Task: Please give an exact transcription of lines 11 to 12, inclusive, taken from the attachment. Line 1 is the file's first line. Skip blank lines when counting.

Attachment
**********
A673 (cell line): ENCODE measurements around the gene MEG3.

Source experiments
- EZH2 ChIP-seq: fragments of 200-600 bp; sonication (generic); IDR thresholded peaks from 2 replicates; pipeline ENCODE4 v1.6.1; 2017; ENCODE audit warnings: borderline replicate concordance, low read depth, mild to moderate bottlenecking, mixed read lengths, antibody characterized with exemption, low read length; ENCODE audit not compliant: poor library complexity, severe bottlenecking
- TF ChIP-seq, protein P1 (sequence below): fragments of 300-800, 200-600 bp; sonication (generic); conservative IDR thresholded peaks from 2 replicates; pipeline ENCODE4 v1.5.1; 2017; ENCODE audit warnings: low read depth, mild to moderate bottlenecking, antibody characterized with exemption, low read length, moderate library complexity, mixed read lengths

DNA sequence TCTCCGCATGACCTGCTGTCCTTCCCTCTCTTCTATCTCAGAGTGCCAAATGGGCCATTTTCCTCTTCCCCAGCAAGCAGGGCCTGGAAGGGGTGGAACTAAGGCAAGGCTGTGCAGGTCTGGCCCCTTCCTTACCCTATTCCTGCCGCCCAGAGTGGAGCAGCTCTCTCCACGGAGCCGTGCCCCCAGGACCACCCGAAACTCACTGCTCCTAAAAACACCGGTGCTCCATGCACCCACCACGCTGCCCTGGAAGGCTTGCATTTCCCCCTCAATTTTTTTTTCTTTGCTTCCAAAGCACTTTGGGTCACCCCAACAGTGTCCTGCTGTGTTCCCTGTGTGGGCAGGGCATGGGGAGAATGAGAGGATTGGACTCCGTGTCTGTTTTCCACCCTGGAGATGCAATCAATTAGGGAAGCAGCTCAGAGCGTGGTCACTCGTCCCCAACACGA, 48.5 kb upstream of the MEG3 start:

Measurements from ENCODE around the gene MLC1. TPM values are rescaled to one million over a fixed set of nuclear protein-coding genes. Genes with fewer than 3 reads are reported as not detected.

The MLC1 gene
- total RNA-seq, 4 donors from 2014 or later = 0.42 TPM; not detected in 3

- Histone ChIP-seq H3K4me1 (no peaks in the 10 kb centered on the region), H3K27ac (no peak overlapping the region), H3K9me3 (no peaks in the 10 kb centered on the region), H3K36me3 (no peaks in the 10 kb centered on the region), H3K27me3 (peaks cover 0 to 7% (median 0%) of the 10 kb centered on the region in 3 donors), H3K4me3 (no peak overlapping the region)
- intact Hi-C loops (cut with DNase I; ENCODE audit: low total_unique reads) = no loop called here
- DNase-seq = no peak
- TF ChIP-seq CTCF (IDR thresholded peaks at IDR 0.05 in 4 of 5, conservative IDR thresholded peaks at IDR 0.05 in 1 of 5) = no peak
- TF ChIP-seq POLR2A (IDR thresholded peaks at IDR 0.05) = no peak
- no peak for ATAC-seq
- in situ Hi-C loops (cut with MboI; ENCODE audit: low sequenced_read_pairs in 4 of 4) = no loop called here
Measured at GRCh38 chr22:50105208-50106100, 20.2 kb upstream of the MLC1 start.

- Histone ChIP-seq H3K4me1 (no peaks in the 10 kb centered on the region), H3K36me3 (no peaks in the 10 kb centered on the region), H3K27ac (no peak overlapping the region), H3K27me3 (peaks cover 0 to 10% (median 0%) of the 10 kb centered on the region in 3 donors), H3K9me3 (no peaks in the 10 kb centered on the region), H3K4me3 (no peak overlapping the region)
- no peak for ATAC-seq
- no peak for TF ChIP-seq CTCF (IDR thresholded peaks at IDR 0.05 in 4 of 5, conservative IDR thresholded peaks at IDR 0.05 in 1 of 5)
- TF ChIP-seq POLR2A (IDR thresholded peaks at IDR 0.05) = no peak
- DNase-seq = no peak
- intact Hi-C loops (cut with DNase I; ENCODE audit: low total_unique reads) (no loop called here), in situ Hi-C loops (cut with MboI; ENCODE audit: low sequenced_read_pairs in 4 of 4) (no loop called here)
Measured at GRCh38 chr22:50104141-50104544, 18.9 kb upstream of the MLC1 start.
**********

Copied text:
- DNase-seq = no peak
- TF ChIP-seq CTCF (IDR thresholded peaks at IDR 0.05 in 4 of 5, conservative IDR thresholded peaks at IDR 0.05 in 1 of 5) = no peak